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Medium 9781742208787

Old Town Square & Staré Město

Lonely Planet Lonely Planet ePub

Staré Město (Old Town), with its evocative medieval square, maze of alleyways, and quirky sights like the Astronomical Clock, is the beating heart of the historic centre. Its origins date back to the 10th century, when a marketplace emerged on the Vltava’s eastern bank. A thousand years later, it’s as alive as ever, and surprisingly little changed by time.

MFor the quietest experience and most magical views of Charles Bridge, start your morning as early as possible. Start on the Malá Strana side and cross the bridge towards the Old Town. Be sure to climb the Old Town Bridge Tower. Then make a beeline for the Astronomical Clock to catch the famous hourly chiming before the tourist crowds start to multiply.

RAfterwards, take the lift up the Old Town Hall Tower for views over Old Town Sq and the historic centre. Have a leisurely lunch at Kalina, sampling gourmet versions of Czech dishes from the tasting menu. Then, wander the quaint cobblestone backstreets around Betlémské náměstí, stopping in to see Jan Hus’ old stomping ground at Bethlehem Chapel.

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Medium 9781743214695


Lonely Planet Lonely Planet ePub

Eastern Europe’s outcast, Belarus (Беларус) lies at the edge of the region and seems determined to avoid integration with the rest of the continent at all costs. Taking its lead from the Soviet Union rather than the European Union, this little-visited dictatorship may seem like a strange choice for travellers, but its isolation lies at the heart of its appeal.

While the rest of Eastern Europe has charged headlong into capitalism, Belarus allows the chance to visit a Europe with minimal advertising and no litter or graffiti. Outside the monumental Stalinist capital of Minsk, Belarus offers a simple yet pleasing landscape of cornflower fields, thick forests and picturesque villages. The country also offers two excellent national parks and is home to Europe’s largest mammal, the zoobr (or European bison). While travellers will always be subject to curiosity, they’ll also be on the receiving end of warm hospitality and genuine welcome.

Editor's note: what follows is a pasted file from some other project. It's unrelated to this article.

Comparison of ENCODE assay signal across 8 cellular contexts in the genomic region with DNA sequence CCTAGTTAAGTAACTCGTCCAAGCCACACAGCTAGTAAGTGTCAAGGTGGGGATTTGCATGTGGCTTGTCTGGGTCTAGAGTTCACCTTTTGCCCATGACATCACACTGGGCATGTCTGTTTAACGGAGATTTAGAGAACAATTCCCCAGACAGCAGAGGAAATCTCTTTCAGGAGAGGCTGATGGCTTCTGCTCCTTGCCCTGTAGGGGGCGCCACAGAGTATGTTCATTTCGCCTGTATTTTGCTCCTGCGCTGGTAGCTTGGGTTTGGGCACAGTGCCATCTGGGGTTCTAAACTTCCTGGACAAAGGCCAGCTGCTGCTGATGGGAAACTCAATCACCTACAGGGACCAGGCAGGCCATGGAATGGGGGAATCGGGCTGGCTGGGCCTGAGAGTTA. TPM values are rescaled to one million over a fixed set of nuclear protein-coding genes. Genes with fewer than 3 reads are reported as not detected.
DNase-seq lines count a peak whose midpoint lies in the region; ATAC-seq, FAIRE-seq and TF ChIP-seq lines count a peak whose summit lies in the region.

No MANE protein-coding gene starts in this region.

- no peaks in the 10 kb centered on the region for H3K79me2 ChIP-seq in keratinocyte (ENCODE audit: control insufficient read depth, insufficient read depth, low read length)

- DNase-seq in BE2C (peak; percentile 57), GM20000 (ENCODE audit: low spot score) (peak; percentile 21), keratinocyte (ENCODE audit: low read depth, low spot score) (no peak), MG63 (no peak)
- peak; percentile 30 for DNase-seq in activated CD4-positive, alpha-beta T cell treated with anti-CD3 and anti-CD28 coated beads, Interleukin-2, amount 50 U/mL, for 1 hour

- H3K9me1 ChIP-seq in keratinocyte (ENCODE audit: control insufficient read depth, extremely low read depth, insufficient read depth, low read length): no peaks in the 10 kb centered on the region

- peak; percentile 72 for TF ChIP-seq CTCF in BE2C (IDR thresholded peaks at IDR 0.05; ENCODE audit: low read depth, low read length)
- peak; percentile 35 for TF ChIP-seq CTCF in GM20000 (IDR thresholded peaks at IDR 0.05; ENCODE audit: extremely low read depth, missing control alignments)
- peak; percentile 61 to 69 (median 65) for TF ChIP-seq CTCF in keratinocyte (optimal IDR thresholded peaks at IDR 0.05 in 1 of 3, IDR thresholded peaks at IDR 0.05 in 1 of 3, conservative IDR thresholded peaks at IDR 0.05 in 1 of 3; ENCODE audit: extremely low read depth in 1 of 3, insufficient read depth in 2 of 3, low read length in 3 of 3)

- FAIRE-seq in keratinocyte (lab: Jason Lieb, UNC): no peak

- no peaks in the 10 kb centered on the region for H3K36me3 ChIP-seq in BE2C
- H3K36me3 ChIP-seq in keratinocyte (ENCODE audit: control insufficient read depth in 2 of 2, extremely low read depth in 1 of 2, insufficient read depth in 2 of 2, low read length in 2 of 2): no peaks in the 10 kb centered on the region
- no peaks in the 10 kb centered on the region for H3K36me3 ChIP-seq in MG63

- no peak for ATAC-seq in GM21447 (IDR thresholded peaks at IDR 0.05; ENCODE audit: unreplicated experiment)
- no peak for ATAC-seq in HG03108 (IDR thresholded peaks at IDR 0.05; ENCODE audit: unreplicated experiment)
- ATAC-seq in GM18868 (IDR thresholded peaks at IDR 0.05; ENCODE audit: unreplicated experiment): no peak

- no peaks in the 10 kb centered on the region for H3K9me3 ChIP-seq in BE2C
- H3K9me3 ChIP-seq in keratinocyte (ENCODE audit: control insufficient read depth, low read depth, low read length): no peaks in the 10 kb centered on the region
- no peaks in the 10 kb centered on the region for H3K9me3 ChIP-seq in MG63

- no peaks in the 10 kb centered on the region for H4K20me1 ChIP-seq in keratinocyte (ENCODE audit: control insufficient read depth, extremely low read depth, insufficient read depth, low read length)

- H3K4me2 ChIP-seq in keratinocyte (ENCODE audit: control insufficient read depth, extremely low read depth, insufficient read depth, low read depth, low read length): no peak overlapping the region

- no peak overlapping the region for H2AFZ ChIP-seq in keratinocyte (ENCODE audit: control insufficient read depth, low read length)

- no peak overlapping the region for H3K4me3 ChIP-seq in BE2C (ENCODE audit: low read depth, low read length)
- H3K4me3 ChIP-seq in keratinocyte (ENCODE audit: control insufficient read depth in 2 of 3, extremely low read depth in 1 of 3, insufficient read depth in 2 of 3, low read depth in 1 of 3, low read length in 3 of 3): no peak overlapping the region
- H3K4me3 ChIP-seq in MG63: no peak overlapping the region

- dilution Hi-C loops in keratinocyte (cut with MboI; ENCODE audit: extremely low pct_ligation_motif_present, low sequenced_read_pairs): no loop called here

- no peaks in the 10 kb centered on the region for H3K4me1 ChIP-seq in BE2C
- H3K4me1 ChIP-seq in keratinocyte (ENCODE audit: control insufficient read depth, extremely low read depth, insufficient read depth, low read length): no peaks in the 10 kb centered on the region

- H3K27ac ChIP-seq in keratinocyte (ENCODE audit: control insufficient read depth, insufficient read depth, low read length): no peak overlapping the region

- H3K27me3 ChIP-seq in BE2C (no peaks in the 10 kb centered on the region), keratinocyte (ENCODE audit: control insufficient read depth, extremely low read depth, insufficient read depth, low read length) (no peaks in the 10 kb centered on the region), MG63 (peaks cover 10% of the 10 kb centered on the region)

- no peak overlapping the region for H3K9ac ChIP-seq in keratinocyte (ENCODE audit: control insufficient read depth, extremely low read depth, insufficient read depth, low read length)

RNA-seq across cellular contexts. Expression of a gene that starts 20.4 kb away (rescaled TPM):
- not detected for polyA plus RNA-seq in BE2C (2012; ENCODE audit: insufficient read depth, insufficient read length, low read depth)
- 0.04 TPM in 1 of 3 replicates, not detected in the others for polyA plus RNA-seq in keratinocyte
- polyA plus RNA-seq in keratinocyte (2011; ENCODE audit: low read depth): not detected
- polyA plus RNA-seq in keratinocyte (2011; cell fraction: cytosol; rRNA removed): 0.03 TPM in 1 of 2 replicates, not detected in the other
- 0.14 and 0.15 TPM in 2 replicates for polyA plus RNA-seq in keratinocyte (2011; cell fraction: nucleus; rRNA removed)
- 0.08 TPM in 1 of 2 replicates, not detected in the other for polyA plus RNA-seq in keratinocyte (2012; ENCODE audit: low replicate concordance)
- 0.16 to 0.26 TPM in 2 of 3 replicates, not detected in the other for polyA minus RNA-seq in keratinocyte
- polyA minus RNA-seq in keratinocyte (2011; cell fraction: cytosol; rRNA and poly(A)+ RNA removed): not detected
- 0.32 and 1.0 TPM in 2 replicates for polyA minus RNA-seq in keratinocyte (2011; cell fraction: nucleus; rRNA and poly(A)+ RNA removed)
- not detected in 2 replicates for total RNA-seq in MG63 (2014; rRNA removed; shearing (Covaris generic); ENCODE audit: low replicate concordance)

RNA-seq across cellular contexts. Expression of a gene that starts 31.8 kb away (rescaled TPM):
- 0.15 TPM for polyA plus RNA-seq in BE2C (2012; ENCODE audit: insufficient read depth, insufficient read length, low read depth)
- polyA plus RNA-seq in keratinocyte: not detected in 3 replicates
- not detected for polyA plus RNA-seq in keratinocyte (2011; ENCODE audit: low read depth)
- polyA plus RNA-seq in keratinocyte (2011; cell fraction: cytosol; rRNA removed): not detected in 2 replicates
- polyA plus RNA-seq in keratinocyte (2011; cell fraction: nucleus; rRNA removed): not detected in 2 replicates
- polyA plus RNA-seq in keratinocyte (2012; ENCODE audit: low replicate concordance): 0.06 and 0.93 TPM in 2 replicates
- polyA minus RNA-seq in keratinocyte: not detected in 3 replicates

AJun–Aug Come to Belarus to escape the crowds elsewhere in Eastern Europe.

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Medium 9780892725854

Nash Island and Moose Peak Lights

Caldwell, Bill Down East Books ePub

Nash Island Light, on the smaller of two Nash Islands, marks the entrance to Pleasant Bay, leaving Cape Split to starboard. This has long been prime lobstering ground for fishermen from Jonesport, and lobster buoys can be thicker than flies. First built in 1838 under President Martin Van Buren, it was rebuilt and greatly improved in 1873 under President Ulysses S. Grant.

When Captain John F. Purrington was keeper, he had so many children there, five miles out from Jonesport, that he had a schoolroom built and a teacher hired for them. After they had finished grammar school on the island, they were sent to board on the mainland during term, so they could attend high school in Jonesport.

The light was unmanned and automated in 1958, 120 years after it had been first built.

Moose Peak Light, on the point of Mistake Island, was built in 1827, while John Quincy Adams was president.

Jonesport, five miles away, is the nearest town for mail and supplies. In summer, keepers could take the inside passage behind Head Harbor Island, past the Spectacle Islands, and into Moosabec Reach to do their chores ashore at Jonesport. But in winter, it was a hard run outside Head Harbor Island down to Mark Island, and thence along the Reach to town. Either required careful seamanship, for, during the sixteen years between 1919 to 1935, Moose Point Light endured more dense fog than any other spot along the Maine coast.